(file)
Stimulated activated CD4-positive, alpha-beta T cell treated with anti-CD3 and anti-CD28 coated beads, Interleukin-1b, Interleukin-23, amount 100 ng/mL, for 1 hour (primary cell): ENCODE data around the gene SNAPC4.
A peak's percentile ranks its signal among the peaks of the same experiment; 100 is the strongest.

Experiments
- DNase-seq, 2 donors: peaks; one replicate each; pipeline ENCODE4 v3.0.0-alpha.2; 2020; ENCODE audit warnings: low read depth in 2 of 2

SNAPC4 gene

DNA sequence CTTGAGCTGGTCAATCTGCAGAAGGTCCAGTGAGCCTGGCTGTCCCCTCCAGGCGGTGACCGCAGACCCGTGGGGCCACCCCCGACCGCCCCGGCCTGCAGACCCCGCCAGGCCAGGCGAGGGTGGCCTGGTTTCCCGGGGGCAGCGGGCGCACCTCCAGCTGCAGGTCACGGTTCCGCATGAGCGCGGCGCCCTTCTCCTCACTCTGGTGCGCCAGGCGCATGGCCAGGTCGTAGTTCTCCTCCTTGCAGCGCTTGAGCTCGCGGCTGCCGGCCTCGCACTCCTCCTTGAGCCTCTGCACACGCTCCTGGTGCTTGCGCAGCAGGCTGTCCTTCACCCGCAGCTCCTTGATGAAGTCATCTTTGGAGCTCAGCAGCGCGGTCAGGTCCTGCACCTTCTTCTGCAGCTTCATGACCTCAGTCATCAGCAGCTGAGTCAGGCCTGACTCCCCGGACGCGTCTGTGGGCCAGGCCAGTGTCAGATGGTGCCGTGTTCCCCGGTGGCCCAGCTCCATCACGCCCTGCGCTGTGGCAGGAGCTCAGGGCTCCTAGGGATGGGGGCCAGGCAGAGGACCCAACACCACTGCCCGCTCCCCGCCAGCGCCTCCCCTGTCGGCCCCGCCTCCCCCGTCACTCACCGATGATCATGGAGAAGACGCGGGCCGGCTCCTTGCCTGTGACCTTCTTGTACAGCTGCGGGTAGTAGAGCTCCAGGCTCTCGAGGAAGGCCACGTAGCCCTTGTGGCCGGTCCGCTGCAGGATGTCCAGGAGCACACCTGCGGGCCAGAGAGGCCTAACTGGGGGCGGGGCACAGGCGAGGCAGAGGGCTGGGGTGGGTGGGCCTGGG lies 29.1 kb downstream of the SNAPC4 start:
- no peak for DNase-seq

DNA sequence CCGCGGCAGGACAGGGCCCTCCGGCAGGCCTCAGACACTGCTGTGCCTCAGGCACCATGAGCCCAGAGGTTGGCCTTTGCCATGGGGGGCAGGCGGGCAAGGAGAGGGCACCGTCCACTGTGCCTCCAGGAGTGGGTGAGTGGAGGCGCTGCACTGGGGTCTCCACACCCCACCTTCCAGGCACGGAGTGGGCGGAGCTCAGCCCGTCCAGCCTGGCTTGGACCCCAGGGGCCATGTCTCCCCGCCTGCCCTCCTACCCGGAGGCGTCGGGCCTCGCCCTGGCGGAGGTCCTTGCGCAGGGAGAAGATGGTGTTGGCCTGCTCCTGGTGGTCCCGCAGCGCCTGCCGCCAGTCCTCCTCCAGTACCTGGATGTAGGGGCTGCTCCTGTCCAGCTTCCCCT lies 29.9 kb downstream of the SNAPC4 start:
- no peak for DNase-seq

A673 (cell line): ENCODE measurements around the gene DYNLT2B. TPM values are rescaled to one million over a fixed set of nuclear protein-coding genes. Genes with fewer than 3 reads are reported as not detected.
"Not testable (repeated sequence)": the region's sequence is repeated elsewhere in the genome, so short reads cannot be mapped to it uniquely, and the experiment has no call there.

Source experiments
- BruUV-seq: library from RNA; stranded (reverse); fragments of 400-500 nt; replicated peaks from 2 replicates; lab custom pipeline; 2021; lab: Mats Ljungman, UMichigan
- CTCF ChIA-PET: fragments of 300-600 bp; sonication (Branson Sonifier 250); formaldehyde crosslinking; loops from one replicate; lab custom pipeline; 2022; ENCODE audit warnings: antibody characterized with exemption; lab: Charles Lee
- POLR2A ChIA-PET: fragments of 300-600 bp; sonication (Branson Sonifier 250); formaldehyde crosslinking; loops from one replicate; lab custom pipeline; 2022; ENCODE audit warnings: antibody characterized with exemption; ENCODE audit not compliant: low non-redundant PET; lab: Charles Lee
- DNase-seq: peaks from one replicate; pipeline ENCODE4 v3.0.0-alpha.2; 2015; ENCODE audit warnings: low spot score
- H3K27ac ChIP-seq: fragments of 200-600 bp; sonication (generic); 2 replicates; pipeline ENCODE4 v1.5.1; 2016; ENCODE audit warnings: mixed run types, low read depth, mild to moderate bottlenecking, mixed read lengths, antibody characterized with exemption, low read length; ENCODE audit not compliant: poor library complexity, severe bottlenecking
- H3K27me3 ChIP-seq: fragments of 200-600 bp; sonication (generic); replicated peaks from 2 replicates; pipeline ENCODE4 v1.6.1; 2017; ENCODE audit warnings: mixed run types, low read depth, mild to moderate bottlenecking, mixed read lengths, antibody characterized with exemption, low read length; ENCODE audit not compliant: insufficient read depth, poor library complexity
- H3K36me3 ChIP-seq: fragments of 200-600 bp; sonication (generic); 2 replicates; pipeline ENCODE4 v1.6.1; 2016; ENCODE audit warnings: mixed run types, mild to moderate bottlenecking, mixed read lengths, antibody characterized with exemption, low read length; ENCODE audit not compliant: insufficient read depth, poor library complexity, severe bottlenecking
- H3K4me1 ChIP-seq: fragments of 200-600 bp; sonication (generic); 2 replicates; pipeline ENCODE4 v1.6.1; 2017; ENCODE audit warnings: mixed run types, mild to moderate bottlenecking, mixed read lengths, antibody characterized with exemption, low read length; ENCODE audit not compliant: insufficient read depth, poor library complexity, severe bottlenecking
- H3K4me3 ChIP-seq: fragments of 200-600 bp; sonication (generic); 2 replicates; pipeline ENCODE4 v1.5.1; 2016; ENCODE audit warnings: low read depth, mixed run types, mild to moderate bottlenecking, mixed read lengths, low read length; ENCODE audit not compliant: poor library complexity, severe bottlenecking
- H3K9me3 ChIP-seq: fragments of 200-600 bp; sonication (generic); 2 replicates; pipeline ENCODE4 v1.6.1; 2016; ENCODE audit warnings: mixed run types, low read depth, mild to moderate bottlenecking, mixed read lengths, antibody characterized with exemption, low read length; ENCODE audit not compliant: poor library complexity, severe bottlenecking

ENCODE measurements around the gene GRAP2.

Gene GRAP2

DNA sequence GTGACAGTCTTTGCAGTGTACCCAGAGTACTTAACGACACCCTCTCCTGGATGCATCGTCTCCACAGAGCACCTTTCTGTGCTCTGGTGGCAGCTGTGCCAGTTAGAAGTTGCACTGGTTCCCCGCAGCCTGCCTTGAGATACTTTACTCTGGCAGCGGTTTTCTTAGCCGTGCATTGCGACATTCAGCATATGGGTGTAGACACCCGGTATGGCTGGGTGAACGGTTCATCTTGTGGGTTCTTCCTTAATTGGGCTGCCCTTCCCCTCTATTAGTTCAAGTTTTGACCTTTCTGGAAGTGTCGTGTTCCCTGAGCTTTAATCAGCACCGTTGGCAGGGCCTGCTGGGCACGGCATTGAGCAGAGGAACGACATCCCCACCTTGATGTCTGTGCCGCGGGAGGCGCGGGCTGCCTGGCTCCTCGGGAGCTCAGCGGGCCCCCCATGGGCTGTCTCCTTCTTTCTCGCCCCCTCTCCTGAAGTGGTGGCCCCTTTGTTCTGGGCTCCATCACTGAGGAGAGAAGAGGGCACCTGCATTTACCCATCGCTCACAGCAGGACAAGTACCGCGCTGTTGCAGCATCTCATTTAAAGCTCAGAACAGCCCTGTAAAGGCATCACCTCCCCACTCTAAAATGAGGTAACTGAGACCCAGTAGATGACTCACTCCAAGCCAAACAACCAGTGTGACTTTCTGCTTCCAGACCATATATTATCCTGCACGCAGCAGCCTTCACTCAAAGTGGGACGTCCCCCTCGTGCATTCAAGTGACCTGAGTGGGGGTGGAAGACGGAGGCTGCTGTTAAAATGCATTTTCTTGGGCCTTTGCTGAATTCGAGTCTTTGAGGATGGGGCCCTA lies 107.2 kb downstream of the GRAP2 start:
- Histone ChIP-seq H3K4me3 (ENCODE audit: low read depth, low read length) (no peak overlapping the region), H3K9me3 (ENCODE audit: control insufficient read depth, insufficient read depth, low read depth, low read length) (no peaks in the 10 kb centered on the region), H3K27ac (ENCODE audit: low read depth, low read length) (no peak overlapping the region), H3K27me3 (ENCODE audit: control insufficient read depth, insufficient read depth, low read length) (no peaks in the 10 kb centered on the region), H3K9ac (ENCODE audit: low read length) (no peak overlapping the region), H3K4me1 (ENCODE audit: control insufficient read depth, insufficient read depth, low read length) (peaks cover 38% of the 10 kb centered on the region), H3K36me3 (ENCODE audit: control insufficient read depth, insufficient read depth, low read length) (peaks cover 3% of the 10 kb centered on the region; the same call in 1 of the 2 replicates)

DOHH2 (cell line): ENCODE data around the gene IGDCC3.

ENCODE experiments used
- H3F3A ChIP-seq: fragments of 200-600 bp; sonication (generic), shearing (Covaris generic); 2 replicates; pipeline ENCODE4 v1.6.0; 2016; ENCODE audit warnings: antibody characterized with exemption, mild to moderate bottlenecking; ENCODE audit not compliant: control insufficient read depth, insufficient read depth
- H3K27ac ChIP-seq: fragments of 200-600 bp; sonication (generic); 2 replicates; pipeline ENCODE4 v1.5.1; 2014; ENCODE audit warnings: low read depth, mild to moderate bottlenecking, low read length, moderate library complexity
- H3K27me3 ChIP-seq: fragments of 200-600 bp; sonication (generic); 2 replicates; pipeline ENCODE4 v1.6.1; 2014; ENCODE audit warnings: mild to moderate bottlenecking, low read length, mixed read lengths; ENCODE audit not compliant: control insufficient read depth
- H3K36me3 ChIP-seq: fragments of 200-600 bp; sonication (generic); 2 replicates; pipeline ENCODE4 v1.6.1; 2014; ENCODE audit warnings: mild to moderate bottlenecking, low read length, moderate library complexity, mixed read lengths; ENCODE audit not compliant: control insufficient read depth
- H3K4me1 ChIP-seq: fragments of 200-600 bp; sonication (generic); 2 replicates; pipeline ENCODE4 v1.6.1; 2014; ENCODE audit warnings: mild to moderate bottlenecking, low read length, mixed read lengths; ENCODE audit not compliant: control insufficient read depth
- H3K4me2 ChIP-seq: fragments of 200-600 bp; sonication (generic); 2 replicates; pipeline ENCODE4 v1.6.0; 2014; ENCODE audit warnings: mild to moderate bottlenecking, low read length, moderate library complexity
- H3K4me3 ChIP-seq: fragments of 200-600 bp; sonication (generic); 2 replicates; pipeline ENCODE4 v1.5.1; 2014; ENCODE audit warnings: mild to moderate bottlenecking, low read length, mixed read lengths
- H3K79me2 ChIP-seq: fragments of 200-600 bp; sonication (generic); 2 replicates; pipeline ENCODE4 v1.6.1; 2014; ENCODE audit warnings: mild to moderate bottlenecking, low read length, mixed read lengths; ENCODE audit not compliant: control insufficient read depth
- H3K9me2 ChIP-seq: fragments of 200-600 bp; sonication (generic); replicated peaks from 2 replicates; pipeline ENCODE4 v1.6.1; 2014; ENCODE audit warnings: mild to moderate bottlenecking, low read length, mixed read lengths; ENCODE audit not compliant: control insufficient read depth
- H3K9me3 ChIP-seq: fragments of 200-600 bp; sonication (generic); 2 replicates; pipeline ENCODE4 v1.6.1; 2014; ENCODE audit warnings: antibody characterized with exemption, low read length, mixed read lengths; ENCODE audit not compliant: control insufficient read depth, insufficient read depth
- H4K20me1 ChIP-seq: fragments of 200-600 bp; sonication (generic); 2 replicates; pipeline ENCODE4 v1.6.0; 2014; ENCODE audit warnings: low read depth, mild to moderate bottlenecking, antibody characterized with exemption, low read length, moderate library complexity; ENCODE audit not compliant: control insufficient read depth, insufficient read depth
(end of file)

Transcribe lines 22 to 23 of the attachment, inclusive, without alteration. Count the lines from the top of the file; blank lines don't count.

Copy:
- H3K9me3 ChIP-seq: fragments of 200-600 bp; sonication (generic); 2 replicates; pipeline ENCODE4 v1.6.1; 2016; ENCODE audit warnings: mixed run types, low read depth, mild to moderate bottlenecking, mixed read lengths, antibody characterized with exemption, low read length; ENCODE audit not compliant: poor library complexity, severe bottlenecking

ENCODE measurements around the gene GRAP2.